Ever since Wii came along and swept everyone from me to my seventy year old retired Teamster uncle into the world of gaming, I’ve had a sneaking suspicion that video games have become a tool by which our future robot overlords are retraining us to perform various tasks after the big takeover.* Big Brain Academy, in particular, reminded me of those later scenes in 1984, when the Party had smashed every bone in Winston’s hands and he had to learn to write again using a big pencil, like a kindergartener. 4423… 3244. Do-re-mi…mi-re-do. Memorize the faces and match the frog to the dog. When a game tells me to take an order on the phone and then tell it back to the game – “calzone, risotto, and a soda, to go please!” – I begin to wonder. Having worked in restaurants before, I can safely say that taking someone’s order on the phone is an experience I would never have expected to repeat for fun. How far are we, really, from learning to change a robot’s diaper?
Mobile gaming introduces a whole new wrinkle to this dystopian scenario, and oddly enough games like Angry Birds and Tiny Tower bring with them an agenda that is much more ideological and allegorical than physical. I say oddly because these apps appear to be cheap, fleeting, and even disposable – who would have thought a 99 cent game that’s all about throwing birds at pigs would have been the blockbuster cultural production of the last year or so, not a movie that cost $100 million to make and $12 to see? Yet these games have a message and they’re on a mission. If the Wii is teaching us the cognitive and tactile skills to function better within a human-computer interface, then games like Tiny Tower are providing a complete social, ethical, and emotional blueprint for how a future cybernetic market society will work.
Welcome to the reeducation camp. Cost of admission is free, but you can upgrade to a better bunker for 99 cents.
I was first introduced to Tiny Tower earlier today, and I feel comfortable writing a neo-Marxist exegesis of it after a few hours. I resisted the iPhone for a long time – longer than I resisted the iPod but not as long as I held off getting any kind of cell phone in my younger, stronger, more idealistic days. Getting the iPhone opened the door to apps, which has finally led to mobile gaming. I have always despised Scrabble and yet I find myself screaming at the friend sitting next to me for scoring a preposterous number of points with the equally preposterous word “Jee.”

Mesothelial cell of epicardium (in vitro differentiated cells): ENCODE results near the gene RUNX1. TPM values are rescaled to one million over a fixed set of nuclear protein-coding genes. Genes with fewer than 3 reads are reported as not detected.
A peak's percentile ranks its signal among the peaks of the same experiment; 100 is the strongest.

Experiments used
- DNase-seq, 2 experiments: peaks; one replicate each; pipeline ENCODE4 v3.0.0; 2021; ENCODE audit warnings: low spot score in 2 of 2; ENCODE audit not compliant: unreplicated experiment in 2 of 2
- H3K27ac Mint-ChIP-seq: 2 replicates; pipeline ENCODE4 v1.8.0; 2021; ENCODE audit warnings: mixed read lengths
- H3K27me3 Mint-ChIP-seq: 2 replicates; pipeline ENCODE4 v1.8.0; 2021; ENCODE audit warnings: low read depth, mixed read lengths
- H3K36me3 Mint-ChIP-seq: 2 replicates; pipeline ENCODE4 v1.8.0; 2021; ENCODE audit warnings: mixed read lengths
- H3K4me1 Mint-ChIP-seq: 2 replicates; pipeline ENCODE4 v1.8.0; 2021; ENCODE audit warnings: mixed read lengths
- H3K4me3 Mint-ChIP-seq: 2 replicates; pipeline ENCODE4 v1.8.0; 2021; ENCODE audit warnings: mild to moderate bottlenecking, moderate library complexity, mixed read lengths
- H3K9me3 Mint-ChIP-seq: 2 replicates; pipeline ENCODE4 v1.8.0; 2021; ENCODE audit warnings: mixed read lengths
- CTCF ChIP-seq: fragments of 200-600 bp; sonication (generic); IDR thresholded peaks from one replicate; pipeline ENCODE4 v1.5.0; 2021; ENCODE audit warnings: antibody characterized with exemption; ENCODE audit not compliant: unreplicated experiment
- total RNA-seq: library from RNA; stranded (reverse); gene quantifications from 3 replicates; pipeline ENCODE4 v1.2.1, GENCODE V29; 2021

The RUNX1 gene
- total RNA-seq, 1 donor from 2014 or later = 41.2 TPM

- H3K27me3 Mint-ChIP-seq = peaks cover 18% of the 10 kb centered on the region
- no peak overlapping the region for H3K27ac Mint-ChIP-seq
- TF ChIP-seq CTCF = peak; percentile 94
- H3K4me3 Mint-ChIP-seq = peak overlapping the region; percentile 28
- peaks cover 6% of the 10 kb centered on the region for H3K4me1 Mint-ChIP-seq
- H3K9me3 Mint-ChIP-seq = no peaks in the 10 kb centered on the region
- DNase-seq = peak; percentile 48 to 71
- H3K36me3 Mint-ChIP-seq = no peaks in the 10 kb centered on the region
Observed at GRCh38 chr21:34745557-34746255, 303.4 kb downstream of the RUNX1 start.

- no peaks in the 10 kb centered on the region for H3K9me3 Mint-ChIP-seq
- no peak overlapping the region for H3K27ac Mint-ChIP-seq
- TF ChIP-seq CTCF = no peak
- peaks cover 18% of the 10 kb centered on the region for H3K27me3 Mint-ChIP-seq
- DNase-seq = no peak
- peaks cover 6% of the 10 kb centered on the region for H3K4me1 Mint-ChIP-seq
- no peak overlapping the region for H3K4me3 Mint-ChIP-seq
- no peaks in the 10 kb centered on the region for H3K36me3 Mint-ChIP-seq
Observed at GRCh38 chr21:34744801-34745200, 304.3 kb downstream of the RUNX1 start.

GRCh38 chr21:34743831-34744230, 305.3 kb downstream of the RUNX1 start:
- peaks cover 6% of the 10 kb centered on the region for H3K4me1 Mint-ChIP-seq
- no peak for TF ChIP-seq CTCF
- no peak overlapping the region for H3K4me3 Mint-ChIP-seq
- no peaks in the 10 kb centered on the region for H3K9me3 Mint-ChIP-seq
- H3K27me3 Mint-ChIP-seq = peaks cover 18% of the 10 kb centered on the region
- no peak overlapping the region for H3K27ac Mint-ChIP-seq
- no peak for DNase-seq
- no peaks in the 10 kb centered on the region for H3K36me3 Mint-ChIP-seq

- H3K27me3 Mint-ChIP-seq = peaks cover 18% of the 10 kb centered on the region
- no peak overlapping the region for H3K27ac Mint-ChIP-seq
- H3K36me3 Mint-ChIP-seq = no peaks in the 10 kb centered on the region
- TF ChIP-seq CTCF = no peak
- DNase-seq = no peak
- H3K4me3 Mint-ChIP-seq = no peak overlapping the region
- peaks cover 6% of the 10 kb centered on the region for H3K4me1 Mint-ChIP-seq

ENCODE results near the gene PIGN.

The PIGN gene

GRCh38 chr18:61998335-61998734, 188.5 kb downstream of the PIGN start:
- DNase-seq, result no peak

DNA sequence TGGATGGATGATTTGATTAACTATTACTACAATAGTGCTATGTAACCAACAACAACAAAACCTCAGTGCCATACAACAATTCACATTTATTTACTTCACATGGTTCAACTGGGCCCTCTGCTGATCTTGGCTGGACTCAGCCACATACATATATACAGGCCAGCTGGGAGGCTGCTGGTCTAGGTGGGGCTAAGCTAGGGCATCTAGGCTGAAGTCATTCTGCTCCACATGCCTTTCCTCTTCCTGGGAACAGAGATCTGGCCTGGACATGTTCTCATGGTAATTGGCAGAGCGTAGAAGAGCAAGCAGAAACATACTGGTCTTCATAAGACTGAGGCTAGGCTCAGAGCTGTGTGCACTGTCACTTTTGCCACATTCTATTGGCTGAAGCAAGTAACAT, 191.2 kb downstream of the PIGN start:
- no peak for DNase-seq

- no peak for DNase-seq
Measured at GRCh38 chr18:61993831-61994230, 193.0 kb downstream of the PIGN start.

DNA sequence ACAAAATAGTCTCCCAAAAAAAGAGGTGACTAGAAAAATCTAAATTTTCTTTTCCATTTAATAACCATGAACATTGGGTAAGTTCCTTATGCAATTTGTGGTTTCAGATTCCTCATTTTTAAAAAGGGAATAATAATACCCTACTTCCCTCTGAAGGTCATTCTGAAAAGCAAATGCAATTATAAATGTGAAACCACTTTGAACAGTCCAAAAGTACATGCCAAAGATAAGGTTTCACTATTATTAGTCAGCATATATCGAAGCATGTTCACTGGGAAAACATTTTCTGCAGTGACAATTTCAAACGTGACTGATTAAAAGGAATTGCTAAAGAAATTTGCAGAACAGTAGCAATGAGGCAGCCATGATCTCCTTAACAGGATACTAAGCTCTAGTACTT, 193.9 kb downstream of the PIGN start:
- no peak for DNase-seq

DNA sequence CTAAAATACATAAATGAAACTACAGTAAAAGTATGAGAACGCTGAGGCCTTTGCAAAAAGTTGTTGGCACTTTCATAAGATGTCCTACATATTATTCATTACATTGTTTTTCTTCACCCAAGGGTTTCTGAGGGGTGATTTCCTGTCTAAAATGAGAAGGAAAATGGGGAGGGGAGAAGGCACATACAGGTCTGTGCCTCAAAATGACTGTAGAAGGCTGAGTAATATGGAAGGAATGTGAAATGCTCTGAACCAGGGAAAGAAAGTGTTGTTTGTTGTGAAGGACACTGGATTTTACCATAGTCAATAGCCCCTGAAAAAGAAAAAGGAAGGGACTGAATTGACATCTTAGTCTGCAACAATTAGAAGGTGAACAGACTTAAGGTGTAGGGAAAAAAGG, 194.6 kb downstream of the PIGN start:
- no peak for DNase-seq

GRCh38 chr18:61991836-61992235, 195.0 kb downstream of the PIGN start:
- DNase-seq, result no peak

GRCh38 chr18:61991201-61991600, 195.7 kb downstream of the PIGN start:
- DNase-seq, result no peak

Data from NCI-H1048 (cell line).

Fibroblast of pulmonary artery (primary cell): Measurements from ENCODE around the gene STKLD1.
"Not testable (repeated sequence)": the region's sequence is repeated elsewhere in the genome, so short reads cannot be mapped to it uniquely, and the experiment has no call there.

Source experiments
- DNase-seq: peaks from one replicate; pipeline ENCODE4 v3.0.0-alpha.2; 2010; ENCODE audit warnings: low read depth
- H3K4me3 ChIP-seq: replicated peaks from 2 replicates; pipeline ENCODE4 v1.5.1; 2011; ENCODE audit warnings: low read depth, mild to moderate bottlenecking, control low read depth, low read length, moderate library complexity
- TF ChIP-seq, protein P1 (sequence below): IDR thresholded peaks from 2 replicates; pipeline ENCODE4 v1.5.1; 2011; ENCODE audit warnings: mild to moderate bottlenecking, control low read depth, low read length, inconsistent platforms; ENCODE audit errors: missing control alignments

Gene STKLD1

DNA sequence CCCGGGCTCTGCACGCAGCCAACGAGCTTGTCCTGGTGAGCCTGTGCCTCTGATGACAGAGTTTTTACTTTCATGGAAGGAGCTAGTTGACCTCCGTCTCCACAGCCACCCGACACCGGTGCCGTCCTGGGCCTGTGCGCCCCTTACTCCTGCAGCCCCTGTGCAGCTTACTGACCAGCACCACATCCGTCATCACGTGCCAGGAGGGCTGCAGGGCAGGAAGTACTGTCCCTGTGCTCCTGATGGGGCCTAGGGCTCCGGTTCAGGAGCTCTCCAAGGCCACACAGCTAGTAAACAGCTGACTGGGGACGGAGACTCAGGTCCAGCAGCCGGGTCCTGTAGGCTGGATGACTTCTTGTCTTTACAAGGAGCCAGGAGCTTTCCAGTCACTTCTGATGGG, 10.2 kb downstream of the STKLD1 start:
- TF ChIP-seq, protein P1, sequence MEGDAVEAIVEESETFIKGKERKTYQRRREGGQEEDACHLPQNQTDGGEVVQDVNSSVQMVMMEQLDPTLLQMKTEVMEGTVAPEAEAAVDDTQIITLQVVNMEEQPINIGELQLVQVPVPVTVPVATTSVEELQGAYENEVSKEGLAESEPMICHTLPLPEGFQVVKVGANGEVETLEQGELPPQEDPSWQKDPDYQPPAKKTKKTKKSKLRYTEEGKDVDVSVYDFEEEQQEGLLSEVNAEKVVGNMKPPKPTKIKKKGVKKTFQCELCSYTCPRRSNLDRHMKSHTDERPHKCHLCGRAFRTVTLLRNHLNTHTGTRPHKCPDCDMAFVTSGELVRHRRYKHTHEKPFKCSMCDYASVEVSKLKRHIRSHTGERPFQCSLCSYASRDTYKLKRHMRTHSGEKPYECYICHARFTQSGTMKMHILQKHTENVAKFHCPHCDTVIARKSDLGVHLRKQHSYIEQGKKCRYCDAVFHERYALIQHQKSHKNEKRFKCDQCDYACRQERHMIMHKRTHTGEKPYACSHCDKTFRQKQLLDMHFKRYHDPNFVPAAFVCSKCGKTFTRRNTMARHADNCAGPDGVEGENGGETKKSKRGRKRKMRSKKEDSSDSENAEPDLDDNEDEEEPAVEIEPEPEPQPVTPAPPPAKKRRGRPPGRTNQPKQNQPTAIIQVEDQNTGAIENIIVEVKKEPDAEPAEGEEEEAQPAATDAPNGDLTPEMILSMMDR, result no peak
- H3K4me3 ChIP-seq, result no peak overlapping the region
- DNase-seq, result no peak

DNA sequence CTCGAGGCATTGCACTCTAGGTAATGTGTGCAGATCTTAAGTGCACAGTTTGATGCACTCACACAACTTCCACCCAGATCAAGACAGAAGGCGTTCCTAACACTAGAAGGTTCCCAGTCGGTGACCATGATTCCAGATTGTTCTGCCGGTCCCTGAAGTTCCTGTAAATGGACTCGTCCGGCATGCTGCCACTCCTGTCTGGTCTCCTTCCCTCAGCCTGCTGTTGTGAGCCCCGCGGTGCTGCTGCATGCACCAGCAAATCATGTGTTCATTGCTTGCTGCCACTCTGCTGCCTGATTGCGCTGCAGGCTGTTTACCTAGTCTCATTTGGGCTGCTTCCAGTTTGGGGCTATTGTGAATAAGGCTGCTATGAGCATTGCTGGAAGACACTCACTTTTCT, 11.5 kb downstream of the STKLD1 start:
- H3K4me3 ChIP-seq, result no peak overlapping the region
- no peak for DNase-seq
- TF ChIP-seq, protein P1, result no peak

In any case, Tiny Toweris its own strange little world, like any good game. The game consists of building one floor after another of a highrise building, and populating it with stores, restaurants, apartments, and people. The player accumulates money over time from sales and rent to spend building another floor and stocking the stores; one can also use real world money to buy extra money in the game to speed things along (a “hurry” gets things done faster, but at a price), although it’s entirely possible (and wise) to play the game without spending any actual cash. Time is the key element, along with (secondarily) complying with the game’s demands, such as finding various tenants when a package or a guest arrives for them.
The strangest thing about the game is the role of the player. My friends first explained it to me as “Sim City meets Sim City,” which is true up to a point – the player is the planner/developer/mayor/God who builds a world, although the latitude of choice in Tiny Tower is far more constricted. (One can choose whether to put a retail outlet or dining establishment on a floor, but they don’t decide whether it’s a coffee shop or a women’s clothing store.) The player is the owner of everything; the Tiny Tower is a giant mill village without the mill, where the potential tenants show up, move in, and get a job in one of the restaurants or shops in the tower. My first tenant, G. Simmons (if I were a landlord, I think I would want some pretty good references before I let Gene Simmons move into my property), was rapidly hired in the coffeeshop right above the “Plainlake Apartments” that occupied my first floor. Talk about selling your soul to the company store.
And what a company store it is. Who lives in this 21st century, mobile, e-mill village, and what do they do there? What does the economy of Tiny Tower look like? There are only five options for a new floor – retail, food, service, entertainment, and creative. This is a fine image of the post-industrial information economy. There are photo studios, comedy clubs, coffee shops, apartments – in other words, we have a handful of industries that cater to people’s needs for shopping, dining, and other services, plus the all-important “creative class” of artists, graphic designers, musicians, and the like. It is a video game vision of the live-work-play environment that New Urbanist intellectuals have championed and developers have marketed to arty bohos and Trader Joe-jos since the 1990s.
Tiny Tower approaches this new economy of service and entertainment in some strange ways. A few of the classifications raise eyebrows; for instance, a “soda brewery” clearly appears to be a family-friendly version of a microbrewery, with little vats and kegs. One would expect a brewery to be categorized as food or service or even manufacturing, but it is “creative.” So is a photo studio. Meanwhile, a comedy club is “recreation.” In any case, the overall picture is one of a dense urban landscape of hip consumerism: sushi bars, glass studios, arcades, bookstores, and the all-important foundational element, the coffeeshop. The comedy club sells “LOLs,” “LMAOs” and “ROFLs,” and the tower’s residents post about the minutiae of their little lives on a social network called Bitbook. “Someone stole my rug,” resident Clayton Wood said earlier today.** “It really tied the room together.” One “bitizen” offers bagpipe, tuba and drum lessons while another tries to generate interest in starting a band by announcing his skill with the accordion. The bitizens are defined both by their work and what they consume. The player gets extra points for matching a worker to his or her “dream job,” and the word bubbles above the bitizens’ heads are always filled with the products they want to buy.
Notably, some among these shopping, gossiping bitizens are “VIPs,” who possess greater financial resources and cultural influence. When they arrive on the scene, they can buy out the entire stock of any store they visit or cause it to have many more customers. When they attend a shop, suddenly many more bitizens want to go there. They resemble those influential consumers, coveted by marketers and advertisers, who possess the income and prestige to drive trends by their shopping choices. In Tiny Tower, every industry may be created equal, but some consumers are more equal than others.